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How to Prepare Your Finances and Retirement Savings for a Recession

Don’t make sudden moves…

These days, you can’t even take a trip to Costco without being faced with a number of worrying costs. If you stop to fill up, you end up with astronomical prices for a gallon of gas. If you turn on the radio while driving, you’ll probably hear the latest pundit speculating about a coming recession. And when you finally get to the checkout with all your groceries, you’re bound to see your grocery bill go higher and higher than what you’re used to.

With all the uncertainty right now, it’s natural to worry about your future. But before you pull all your money out of the bank and put it under your mattress for safekeeping, you might want to take a deep breath and keep an eye on the big picture.

At least that’s the advice given by Pattie Ehsaei, otherwise known as “the duchess of decorum.” In addition to being the TikTok queen of etiquette and financial advice, Ehsaei has spent the past 20 years building a multi-faceted career as a lawyer and manager in financial services. We spoke to Ehsaei to answer all the questions keeping you up at night about inflation, recession fears, and what you should be doing with your savings during this tumultuous time.

There is so much financial uncertainty these days, between inflation and fears of a possible recession. What do you think is really worth worrying about?

I think one thing consumers really need to worry about in general is inflation, because it’s going to cost more to buy. You also have to worry about the risk of losing your job or having your hours reduced. Unfortunately, people between the ages of 40 and 65 are at a higher risk of losing their jobs. Young people tend to have lower paying jobs, and companies can afford to keep them, compared to middle-aged people – this is often when you have a higher salary, which is why companies may not be able to keep you. . This would be the differentiator between when you are older and when you are younger. And when you’re older, you probably have more debt, because you might have a house, a car, or credit cards that you need to pay off. So you usually have a lot more expenses when you’re older than when you’re younger.

Is there a scenario where someone would have to pull their money out of the stock market during or just before a recession?

It really depends on when you need your money. If you need your money immediately, now is a good time to withdraw. But that’s the only time you pull out of the stock market during a recession. If you can hang on for three or four years, then don’t touch that money, because the rule is that it always bounces back and goes up more than it was before.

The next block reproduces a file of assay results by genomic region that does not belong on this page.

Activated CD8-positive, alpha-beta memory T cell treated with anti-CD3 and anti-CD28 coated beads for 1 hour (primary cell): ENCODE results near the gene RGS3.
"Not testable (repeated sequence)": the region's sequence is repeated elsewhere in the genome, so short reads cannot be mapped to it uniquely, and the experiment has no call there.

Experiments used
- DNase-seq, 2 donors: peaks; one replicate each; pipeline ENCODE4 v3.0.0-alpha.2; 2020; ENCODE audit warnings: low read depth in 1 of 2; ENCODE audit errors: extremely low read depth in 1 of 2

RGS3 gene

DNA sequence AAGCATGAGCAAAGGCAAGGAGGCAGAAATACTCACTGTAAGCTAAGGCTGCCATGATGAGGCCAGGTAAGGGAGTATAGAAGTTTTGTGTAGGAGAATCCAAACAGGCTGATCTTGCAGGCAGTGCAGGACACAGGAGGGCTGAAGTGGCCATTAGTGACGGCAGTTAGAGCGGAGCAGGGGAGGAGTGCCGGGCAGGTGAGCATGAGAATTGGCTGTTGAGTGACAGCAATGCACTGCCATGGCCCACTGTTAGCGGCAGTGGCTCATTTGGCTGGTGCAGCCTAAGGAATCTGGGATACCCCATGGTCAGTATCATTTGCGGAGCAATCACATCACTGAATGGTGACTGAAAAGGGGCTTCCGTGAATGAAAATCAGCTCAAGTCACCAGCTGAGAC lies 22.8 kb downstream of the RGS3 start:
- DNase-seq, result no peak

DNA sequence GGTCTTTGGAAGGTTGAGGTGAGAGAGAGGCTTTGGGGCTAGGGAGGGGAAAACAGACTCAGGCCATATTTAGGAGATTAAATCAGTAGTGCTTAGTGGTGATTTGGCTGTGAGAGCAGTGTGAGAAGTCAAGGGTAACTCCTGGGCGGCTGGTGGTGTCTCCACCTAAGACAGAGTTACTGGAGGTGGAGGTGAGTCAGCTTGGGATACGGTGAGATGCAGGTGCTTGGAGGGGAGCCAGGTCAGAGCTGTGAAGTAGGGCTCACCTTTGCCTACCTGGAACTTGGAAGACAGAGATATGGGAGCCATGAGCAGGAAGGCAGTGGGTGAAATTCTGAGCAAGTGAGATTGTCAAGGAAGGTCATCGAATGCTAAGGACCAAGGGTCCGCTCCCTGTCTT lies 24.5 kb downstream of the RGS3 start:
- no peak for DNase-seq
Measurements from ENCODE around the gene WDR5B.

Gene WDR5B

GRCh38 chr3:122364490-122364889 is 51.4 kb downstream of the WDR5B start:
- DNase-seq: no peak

You also want to consider really diversifying your investments in general. You never want to put all your eggs in one basket. Suppose you are in the stock market, you can spread your investments over several sectors, such as consumer goods or health technologies. You can also consider mutual funds and index funds. These are two great ways to diversify. You can also choose to invest in real estate, or even in a small business. This way you are not always dependent on the stock market itself.

Do you have any other tips on how people can prepare for volatile times like this?

Yes. First, you need to start paying off your debt as much as possible, because you want that extra money to go into your emergency fund. If you have debt, you pay off the highest interest first, because that puts the most money in your pocket.

Another tip is that this is the perfect time to indulge. You can drive for Uber, deliver errands, start tutoring, freelance online…anything that puts extra money in your pocket is very, very useful during these times.

You might also think about maybe finding a recession-proof job. For example, a job in healthcare or in a pharmacy, or any kind of government job like a firefighter, policeman, or sanitation worker. Basically, any job that is essential to people’s survival is recession proof.

And the last thing I would say is don’t panic. Recessions come and go. We’ve had 10 recessions since 1945, and most of us have survived. So don’t panic. This too should pass.

Which is more important: pay off the debt or build an emergency fund first?

I say you should save first because you have to pay yourself first. It is the rule. If you can save up and pay the minimum monthly amount and those other credit cards, that’s fine, but make sure you’re building up your savings first.

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